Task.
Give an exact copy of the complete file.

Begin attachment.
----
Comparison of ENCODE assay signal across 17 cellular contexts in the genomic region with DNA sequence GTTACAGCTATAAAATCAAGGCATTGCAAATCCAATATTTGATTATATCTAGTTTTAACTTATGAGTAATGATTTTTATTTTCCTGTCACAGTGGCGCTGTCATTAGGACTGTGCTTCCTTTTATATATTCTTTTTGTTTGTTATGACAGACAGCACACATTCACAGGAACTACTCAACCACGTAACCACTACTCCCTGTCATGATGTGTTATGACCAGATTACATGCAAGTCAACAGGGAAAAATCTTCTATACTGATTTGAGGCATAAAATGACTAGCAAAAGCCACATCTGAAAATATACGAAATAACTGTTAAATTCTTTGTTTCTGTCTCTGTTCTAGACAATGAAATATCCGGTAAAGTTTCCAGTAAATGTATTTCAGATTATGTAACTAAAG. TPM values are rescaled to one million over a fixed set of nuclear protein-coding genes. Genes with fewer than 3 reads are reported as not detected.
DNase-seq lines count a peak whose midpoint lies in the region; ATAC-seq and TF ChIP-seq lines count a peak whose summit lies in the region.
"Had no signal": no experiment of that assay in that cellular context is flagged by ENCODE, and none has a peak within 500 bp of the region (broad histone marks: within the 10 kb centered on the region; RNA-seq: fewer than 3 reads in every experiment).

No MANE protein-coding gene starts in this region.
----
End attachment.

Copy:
Comparison of ENCODE assay signal across 17 cellular contexts in the genomic region with DNA sequence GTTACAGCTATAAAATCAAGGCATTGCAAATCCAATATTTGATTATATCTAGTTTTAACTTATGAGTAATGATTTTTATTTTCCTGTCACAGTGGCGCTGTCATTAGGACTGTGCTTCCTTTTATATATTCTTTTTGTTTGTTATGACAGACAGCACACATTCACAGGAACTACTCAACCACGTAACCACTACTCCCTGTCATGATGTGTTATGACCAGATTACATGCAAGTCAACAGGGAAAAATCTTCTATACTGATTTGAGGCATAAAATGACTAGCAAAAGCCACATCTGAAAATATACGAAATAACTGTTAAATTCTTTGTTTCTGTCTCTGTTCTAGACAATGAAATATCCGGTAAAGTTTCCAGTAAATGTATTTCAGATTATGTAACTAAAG. TPM values are rescaled to one million over a fixed set of nuclear protein-coding genes. Genes with fewer than 3 reads are reported as not detected.
DNase-seq lines count a peak whose midpoint lies in the region; ATAC-seq and TF ChIP-seq lines count a peak whose summit lies in the region.
"Had no signal": no experiment of that assay in that cellular context is flagged by ENCODE, and none has a peak within 500 bp of the region (broad histone marks: within the 10 kb centered on the region; RNA-seq: fewer than 3 reads in every experiment).

No MANE protein-coding gene starts in this region.